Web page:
Postdrome happens at the end of the primary headache stage for around 80% of people. It can last for 24–48 hours and may include the following symptoms:
- aching body
- difficulty concentrating
- elation or depression
- feeling drained
Some people find that sudden head movement or a return to strenuous activity may cause the headache to return, but only briefly.
Identifying migraine causes and triggers can help people avoid them and prevent a migraine attack from occurring.
Triggers are different for everyone, but some common ones include:
Migraine treatments can involve using medications and home remedies to reduce the severity of symptoms.
Home remedies include:
- increasing water intake
- resting in a dark and quiet room
- using a cold compress
- taking an over-the-counter pain reliever such as aspirin, ibuprofen, or naproxen
If home remedies do not relieve symptoms, an individual can ask their doctor for prescription medication.
A doctor may recommend the following medications:
The American Migraine Foundation estimate that less than 50% of people with migraine seek help from a doctor.
If a migraine episode lasts for longer than is typical for an individual, they should seek a doctor’s advice.
They should visit the emergency room if a migraine episode becomes too severe and at-home treatments do not alleviate symptoms.
An individual should seek immediate medical attention if they have the following symptoms:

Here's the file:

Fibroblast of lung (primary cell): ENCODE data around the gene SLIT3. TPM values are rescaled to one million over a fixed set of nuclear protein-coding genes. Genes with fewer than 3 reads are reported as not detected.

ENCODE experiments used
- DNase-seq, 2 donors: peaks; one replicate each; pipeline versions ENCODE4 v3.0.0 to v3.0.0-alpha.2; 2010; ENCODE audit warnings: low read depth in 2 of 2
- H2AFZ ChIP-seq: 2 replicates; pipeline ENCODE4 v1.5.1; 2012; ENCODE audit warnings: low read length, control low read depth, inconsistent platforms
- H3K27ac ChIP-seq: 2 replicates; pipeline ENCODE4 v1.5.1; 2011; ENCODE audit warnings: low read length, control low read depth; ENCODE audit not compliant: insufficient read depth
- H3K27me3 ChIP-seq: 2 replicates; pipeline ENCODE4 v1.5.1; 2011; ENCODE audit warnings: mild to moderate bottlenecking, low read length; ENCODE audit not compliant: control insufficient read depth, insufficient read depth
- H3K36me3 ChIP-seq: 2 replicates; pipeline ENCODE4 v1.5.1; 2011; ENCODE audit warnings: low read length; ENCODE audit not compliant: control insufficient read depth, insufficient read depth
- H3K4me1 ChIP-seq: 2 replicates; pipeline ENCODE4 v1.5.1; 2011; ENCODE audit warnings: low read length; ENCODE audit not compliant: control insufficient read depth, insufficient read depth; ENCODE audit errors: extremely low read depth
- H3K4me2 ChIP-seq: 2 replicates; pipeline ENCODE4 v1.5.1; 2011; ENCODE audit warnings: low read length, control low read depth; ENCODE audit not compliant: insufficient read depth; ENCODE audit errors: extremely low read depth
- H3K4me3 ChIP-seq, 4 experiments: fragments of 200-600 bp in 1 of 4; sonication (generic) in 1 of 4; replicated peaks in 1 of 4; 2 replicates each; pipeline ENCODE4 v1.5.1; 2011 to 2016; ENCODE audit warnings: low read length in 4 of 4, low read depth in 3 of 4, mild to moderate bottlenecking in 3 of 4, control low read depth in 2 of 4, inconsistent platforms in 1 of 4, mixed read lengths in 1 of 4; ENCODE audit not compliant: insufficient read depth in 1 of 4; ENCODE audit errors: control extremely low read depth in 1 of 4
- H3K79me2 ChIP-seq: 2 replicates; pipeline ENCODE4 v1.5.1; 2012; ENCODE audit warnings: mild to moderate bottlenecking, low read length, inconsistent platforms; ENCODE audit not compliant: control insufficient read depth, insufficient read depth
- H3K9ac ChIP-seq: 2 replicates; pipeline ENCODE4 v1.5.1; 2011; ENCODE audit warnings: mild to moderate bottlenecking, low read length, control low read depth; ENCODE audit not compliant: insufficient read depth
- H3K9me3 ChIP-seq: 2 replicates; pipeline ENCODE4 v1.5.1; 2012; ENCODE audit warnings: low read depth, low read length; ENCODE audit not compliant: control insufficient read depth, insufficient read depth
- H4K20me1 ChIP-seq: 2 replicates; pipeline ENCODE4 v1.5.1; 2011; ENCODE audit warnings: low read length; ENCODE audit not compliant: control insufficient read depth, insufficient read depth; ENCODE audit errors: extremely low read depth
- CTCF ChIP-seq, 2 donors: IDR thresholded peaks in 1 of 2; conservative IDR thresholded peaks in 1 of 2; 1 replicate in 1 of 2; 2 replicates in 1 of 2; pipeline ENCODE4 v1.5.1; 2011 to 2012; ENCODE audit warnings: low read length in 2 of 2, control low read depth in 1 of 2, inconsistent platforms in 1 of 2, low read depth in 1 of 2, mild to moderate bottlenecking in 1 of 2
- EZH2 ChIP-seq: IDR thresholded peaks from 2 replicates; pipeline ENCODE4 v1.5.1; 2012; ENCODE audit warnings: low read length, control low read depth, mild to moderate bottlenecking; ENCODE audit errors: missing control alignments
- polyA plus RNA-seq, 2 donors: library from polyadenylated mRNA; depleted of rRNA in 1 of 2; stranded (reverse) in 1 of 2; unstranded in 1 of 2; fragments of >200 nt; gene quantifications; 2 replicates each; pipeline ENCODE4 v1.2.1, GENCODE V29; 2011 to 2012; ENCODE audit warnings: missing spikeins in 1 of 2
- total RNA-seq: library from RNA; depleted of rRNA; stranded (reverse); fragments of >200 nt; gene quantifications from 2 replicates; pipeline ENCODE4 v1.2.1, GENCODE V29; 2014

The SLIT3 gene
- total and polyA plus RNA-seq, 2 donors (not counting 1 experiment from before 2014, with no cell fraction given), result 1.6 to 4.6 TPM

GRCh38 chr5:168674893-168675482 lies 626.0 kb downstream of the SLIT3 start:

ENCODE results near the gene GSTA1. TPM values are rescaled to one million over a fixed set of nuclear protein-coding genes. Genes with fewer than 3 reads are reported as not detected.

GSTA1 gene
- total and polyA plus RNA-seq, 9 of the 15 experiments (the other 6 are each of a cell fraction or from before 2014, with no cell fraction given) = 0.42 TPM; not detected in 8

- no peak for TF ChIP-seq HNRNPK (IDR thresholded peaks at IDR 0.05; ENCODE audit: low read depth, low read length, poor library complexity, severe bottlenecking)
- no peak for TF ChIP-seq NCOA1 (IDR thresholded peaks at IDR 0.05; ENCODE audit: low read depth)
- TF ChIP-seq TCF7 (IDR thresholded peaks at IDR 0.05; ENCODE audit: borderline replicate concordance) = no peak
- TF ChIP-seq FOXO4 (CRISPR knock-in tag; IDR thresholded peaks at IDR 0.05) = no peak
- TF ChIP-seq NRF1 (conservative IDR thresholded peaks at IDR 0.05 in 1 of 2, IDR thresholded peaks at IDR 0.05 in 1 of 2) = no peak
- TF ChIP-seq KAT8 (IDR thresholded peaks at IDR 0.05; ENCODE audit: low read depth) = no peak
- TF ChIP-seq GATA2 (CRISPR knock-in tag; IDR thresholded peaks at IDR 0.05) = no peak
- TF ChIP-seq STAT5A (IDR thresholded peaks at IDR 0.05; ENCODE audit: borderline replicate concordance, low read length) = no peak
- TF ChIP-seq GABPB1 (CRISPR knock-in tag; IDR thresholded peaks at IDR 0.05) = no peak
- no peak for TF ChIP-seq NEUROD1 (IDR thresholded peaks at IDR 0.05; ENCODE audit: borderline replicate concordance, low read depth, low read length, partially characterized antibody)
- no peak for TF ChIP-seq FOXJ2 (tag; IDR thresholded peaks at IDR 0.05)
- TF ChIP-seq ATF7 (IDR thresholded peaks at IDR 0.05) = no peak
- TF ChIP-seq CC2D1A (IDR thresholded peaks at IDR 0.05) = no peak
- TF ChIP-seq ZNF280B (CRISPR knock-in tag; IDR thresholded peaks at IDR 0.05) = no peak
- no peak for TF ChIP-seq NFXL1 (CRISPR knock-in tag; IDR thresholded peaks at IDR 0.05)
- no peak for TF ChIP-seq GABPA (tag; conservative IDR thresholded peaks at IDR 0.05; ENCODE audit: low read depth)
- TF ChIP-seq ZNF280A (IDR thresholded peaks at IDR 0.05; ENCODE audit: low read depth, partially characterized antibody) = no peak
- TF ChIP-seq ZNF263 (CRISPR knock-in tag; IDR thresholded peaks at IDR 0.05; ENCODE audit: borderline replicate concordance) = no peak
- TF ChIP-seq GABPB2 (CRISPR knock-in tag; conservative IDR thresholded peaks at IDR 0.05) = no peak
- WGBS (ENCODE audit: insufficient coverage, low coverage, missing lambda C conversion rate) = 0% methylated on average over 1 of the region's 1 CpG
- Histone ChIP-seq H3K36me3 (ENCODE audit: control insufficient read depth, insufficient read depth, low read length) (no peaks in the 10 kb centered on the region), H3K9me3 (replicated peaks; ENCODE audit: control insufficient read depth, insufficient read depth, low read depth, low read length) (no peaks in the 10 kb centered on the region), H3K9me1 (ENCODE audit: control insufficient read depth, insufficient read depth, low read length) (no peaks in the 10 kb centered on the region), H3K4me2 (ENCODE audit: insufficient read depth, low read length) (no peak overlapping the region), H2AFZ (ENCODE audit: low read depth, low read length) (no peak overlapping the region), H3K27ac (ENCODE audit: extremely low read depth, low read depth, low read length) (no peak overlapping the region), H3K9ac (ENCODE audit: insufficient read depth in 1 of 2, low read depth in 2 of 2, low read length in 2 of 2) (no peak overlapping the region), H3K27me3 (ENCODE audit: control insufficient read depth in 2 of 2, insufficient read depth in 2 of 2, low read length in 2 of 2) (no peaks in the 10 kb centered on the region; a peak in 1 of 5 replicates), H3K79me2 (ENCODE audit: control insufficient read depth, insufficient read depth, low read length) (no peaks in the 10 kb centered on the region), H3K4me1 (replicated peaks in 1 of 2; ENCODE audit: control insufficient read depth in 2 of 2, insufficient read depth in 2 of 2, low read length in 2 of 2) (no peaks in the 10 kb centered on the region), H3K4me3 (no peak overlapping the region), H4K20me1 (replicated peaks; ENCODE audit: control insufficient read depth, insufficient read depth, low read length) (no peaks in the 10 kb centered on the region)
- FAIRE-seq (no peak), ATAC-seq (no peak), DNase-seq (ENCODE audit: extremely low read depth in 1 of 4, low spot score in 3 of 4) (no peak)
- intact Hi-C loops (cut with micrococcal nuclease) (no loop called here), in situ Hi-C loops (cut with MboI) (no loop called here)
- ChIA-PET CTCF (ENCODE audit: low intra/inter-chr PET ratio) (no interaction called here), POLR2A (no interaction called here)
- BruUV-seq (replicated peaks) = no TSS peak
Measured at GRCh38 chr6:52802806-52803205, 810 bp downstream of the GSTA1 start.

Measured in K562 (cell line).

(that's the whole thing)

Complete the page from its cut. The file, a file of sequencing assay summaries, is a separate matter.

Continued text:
- an extremely severe headache
- a headache that starts abruptly like a thunderclap, especially if the individual is aged over 50 years
- a migraine headache accompanied with a stiff neck, or fever, confusion, slurred speech, or seizures
- speech, vision, movement, or balance problems that differ from the regular migraine pattern
Always seek medical attention if someone has a headache following a head injury.
Preventing migraine involves identifying and avoiding an individual’s specific triggers.
With that in mind, keeping a headache diary that records migraine details and triggers can help someone predict when a migraine attack could occur.
There are also a number of apps that can help people to track migraine symptoms and identify their triggers.
If someone finds that their triggers are weather-related, for example, extreme cold and wind, they could choose to stay indoors during this time.
When stress plays a role in someone’s migraine pattern, looking for ways to relax and relieve stress may be enough to prevent future migraine attacks.
In children, changing sleeping habits and improving their night-time routine may be enough to curtail migraine attacks.
Magnesium, vitamin B2, and Coenzyme q10 may have some success in preventing migraine.
Migraine attacks are severe headaches frequently accompanied by nausea and neurological symptoms.
There are four stages of migraine that have different durations. Overall, an attack may last for 4–72 hours, or even longer.
People with migraine may be able to identify particular events or circumstances that trigger the condition. They can use this information as part of a migraine prevention routine.
If someone has an especially severe migraine episode, an extreme or sudden headache, one accompanied with fever or seizures, they should seek urgent medical attention.